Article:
A Novel Approach to Modeling Contextual Privacy Preference and Practice
Radics, Peter Jozsef
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We are living in a time of fundamental changes in the dynamic between privacy and surveillance. The ubiquity of information technology has changed the ways in which we interact, empowering us through new venues of communication and social intimacy. At the same time, it exposes us to the prying eyes of others, in the shape of governments, companies, or even fellow humans. This creates a challenging environment for the design of 'privacy-aware' applications, exacerbated by a disconnect between abstract knowledge of privacy and concrete information requirements of privacy design frameworks. In this work, we present a novel approach for the modeling of contextual privacy preference and practice. The process guides a 'privacy analyst' through the steps of evaluating, choosing, and deploying appropriate data collection strategies; the verification and validation of the collected data; and the systematic transformation of the dense, unstructured data into a structured domain model. We introduce the Privacy Domain Modeling Language (PDML) to address the representational needs of privacy domain models. Making use of the structure of PDML, we explore the applicability of the information theoretic concept 'entropy' to determine the completeness of the resulting model. We evaluate the utility of the process through its application to the evaluation and re-design of a web application for the management of students' directory information and education records. Through this case study, we demonstrate the potential for automation of the process through the Privacy Analyst Work eNvironment (PAWN) and show the process's seamless integration with existing privacy design frameworks. Finally, we provide evidence for the value of using entropy for determining model completeness, and provide an outlook on future work.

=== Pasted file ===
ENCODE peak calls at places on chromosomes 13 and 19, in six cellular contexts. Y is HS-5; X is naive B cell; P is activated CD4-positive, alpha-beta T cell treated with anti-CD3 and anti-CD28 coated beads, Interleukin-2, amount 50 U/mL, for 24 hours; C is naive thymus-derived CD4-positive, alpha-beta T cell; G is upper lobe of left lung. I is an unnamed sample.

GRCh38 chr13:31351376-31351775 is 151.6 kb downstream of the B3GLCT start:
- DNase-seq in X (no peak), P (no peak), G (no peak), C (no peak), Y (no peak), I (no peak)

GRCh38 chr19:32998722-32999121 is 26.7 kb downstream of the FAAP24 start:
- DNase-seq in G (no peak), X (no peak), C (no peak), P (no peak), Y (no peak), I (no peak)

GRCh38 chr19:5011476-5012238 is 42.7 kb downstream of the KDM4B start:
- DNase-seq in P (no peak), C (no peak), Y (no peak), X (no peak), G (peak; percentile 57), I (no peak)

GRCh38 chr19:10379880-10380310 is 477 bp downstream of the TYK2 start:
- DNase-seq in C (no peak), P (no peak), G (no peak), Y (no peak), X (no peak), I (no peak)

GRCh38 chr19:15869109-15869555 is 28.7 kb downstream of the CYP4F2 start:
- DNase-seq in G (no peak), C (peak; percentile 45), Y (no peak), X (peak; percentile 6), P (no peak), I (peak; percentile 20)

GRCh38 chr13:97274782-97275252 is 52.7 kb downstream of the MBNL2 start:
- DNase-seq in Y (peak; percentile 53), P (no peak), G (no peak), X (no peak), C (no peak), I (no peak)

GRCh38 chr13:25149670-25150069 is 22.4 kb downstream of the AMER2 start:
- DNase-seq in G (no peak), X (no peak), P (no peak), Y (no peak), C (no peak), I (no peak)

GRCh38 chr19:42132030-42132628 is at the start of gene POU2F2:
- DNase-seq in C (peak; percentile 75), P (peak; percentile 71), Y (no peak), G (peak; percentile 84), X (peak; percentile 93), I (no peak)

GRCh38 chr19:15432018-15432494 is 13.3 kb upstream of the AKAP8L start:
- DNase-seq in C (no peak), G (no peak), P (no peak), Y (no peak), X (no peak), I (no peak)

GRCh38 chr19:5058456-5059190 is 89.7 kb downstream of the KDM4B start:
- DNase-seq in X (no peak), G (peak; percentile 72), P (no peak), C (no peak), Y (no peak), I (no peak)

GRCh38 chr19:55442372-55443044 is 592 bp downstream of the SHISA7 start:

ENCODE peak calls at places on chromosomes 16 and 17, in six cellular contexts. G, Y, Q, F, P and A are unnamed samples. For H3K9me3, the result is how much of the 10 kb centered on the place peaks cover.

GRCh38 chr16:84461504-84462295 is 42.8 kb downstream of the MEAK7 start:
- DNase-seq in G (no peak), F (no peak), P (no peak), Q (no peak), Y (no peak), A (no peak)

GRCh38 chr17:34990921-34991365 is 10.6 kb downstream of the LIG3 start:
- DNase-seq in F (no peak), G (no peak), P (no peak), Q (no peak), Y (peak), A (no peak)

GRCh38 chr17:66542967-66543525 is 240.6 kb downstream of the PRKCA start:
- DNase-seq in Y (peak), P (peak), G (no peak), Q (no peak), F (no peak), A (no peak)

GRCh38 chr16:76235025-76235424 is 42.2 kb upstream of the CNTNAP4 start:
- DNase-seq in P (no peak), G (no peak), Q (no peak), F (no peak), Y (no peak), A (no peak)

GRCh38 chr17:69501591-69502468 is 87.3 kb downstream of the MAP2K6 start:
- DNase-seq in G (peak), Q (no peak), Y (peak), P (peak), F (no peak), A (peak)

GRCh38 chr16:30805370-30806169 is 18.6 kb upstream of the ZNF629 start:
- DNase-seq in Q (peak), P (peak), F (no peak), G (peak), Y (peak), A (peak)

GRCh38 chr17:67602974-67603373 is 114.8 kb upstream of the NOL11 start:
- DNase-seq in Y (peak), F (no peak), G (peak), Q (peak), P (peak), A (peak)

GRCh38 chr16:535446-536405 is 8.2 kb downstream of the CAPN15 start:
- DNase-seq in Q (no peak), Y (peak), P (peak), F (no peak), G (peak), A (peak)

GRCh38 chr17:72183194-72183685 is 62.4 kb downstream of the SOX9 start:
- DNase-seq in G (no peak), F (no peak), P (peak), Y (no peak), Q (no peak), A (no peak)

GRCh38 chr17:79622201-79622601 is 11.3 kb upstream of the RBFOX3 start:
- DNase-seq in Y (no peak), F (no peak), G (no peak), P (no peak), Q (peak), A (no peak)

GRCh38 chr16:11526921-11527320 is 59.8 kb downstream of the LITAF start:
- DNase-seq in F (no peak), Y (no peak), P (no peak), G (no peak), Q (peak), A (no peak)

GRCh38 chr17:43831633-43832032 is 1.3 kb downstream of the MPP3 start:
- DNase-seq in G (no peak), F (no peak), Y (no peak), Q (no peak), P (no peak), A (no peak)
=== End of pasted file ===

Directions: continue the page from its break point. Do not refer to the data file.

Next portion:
- Doctoral Dissertations